Mandrake 9.1 is booting on my old K6 box, and running surprisingly nicely. GNOME’s Nautilus is far from snappy, but it does work and for the most part isn’t ugly. For the first time I now have font antialiasing on Linux, as a result of which OpenOffice is actually useable. That is, it’s possible to read the type in Writer. All praise the GPL.
Linux on the desktop certainly does keep getting better and better, and on cursory examination this is the best distribution I’ve seen. Looking back over my install logs for previous Mandrake, Red Hat and SuSE distros, more of this one worked without tinkering than ever before. That said, I’m not entirely confident that this will continue as I play more. What, for example, is the MySQL root password? Is PHPNuke still installed by default? What’s the admin password for that? Dunno. But hey, I’ve not got there yet.
But there’s still a nagging problem. However polished this system is – and it stands up pretty well against Windows XP, which is slicker but far more patronising – it still looks to a Mac user as a pretty naff hodge-podge. Take, for example, the ‘OK’ button swapping sides all the way through the installation. Come on, this is really basic, noddy stuff! OS designers have been getting this sort of thing right for twenty years!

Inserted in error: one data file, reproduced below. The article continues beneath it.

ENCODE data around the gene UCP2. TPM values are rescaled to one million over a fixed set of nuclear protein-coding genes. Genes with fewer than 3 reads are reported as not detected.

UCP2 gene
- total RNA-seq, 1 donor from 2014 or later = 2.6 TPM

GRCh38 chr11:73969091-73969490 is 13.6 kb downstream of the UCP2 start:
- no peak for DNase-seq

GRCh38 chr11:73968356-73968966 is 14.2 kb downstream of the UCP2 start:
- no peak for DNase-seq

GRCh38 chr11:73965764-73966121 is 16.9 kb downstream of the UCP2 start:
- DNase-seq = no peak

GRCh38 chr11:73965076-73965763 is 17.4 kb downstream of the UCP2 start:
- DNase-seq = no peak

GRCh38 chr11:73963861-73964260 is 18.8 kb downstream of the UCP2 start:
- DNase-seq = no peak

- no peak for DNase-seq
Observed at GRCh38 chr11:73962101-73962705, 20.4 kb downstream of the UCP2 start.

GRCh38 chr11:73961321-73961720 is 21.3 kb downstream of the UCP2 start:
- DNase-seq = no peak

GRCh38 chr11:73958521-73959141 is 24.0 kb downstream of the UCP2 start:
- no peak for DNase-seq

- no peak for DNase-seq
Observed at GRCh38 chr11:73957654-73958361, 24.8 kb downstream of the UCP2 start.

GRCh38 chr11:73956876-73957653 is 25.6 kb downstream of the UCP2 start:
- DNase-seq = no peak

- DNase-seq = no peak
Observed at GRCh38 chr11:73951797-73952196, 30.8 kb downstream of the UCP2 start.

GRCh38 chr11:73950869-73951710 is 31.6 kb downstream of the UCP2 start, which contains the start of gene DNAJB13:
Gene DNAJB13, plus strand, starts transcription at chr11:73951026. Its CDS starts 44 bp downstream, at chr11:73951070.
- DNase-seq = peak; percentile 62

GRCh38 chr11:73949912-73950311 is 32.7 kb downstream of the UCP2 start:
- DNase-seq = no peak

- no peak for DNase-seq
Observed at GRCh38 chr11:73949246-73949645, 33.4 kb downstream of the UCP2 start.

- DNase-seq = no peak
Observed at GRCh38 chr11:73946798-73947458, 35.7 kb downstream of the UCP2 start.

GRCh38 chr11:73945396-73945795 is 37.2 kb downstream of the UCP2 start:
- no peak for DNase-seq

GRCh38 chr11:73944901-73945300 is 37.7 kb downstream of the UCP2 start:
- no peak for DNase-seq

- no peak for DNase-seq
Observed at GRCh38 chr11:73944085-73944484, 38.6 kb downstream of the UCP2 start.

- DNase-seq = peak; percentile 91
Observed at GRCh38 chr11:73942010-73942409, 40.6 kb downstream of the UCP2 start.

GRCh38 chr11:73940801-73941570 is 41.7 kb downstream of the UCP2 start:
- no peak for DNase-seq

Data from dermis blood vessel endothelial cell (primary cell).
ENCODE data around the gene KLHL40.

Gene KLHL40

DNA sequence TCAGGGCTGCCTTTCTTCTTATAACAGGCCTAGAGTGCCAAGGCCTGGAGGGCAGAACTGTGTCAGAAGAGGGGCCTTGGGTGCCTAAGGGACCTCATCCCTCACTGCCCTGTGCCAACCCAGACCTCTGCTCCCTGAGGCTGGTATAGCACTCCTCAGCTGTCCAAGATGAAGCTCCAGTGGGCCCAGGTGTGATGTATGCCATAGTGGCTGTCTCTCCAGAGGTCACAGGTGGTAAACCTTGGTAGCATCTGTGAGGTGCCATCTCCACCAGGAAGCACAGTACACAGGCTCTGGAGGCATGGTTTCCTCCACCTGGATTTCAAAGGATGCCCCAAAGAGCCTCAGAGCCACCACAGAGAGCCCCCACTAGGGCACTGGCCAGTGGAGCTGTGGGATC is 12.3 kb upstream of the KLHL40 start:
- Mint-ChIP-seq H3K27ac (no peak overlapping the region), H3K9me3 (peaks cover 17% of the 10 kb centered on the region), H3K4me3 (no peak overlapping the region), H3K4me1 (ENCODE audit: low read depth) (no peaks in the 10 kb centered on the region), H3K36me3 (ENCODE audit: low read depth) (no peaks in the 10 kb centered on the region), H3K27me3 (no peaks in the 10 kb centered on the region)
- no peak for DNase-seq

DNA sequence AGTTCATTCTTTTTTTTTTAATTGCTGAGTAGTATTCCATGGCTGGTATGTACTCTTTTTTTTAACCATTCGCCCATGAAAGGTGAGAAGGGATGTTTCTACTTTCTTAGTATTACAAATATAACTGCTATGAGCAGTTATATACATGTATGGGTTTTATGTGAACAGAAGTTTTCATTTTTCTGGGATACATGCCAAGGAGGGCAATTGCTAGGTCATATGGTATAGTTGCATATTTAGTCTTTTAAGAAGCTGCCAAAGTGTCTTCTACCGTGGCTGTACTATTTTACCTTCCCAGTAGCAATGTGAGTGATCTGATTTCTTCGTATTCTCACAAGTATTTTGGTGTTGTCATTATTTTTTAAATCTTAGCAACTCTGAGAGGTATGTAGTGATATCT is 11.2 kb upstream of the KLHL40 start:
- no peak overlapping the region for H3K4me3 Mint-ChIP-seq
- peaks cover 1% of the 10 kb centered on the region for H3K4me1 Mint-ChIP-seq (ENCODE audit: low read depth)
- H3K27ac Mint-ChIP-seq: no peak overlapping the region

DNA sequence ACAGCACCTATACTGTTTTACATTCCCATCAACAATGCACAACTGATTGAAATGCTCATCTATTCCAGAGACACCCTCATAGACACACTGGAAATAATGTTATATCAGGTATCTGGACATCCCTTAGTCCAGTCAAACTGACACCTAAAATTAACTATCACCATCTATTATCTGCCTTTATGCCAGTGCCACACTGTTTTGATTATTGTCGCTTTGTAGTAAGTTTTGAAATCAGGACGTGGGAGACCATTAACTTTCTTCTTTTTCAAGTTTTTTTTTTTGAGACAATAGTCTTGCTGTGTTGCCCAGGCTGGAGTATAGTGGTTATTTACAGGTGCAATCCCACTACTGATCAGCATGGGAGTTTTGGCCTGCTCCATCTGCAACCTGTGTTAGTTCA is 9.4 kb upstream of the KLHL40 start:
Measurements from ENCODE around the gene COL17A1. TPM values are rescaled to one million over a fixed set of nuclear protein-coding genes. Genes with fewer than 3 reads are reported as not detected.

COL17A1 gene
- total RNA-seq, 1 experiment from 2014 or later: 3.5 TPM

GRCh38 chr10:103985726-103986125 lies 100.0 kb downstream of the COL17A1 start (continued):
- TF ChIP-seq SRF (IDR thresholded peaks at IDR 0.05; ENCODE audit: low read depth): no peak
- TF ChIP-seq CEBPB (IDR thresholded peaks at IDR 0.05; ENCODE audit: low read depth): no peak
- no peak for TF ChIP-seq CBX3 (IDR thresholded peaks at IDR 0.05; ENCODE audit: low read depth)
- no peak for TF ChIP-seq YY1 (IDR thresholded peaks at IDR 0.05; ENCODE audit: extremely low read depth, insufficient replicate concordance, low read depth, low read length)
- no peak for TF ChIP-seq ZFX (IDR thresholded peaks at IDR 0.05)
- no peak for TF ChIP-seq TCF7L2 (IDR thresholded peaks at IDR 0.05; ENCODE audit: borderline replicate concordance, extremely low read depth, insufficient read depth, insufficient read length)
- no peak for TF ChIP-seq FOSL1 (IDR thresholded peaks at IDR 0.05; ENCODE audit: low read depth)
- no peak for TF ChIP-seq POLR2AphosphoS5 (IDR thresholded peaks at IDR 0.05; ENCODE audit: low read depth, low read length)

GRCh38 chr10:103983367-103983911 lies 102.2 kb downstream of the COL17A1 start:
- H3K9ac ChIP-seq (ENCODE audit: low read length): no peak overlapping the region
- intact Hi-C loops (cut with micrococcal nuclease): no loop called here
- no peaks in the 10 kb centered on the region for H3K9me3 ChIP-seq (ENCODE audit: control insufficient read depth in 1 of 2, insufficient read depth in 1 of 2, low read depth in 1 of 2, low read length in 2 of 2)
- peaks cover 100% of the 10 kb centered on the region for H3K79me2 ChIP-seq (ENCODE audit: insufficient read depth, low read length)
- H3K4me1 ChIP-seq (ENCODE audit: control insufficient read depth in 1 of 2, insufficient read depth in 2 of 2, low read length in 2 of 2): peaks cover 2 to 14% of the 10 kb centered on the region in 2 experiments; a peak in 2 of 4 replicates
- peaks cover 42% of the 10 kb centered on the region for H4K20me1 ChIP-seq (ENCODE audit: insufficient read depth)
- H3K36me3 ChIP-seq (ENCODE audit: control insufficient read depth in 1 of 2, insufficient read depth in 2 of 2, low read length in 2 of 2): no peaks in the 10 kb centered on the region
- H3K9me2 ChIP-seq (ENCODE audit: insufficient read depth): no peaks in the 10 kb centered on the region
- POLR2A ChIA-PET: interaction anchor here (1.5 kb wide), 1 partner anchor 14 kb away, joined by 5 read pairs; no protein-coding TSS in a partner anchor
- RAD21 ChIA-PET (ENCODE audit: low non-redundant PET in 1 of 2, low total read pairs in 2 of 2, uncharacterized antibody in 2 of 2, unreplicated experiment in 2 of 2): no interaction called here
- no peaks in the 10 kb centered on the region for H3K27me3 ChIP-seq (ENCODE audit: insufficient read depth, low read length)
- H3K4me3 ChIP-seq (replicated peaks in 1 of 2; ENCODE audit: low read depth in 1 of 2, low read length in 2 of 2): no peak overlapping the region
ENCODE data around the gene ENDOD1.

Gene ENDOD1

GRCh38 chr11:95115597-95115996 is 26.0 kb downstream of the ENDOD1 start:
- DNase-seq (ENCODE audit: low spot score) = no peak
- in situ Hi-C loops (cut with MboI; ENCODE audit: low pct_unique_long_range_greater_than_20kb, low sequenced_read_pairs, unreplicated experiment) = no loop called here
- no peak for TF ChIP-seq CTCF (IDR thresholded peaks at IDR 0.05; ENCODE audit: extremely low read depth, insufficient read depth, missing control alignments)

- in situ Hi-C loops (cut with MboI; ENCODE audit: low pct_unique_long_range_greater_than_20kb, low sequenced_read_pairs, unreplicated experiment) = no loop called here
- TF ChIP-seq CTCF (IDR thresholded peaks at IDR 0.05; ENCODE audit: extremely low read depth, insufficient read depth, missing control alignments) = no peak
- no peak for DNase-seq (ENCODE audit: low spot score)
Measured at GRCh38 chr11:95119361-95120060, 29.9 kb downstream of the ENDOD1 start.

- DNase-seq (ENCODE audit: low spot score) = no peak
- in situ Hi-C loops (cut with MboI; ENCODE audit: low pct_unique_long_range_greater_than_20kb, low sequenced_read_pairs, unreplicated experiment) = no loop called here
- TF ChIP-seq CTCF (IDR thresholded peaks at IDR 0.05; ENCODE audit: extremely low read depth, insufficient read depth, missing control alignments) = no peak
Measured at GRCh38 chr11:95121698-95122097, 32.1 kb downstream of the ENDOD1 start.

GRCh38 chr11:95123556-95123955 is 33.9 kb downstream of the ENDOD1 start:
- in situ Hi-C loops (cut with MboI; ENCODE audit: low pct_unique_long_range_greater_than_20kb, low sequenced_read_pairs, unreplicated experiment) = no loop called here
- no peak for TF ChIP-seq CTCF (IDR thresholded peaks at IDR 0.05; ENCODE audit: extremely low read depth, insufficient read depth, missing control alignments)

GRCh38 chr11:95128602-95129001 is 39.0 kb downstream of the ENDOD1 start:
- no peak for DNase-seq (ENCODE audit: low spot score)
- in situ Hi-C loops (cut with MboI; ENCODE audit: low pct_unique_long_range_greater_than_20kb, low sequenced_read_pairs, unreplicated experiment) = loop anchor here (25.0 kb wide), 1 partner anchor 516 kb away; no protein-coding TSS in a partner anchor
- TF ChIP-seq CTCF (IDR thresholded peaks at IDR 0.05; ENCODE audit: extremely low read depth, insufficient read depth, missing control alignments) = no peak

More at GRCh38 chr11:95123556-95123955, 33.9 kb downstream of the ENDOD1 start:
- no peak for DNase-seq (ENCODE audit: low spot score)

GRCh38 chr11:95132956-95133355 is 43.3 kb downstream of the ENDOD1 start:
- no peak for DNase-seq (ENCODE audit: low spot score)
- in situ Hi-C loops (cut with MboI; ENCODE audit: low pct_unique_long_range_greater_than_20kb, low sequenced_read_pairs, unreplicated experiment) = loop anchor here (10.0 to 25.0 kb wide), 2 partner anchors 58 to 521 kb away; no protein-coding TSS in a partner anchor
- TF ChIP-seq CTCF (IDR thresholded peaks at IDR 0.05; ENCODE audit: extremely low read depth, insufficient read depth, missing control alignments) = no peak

So, I’ll probably play a bit. And at least I have a spare gash PC I can pull out, which is potentially useful. And apps like Mr Project really have come on dramatically since I last saw them (heck, the last time I launched Mr Project, it failed to completely start up). But that’s about it.
However, there is one really significant change I can report; for the first time in my experience, installing Linux hasn’t been an exercise in frustration. This is partly because I have more of an idea of what I’m doing, but mostly because it’s genuinely getting better. If I wasn’t a Mac user, I might even like it. Now that’s progress.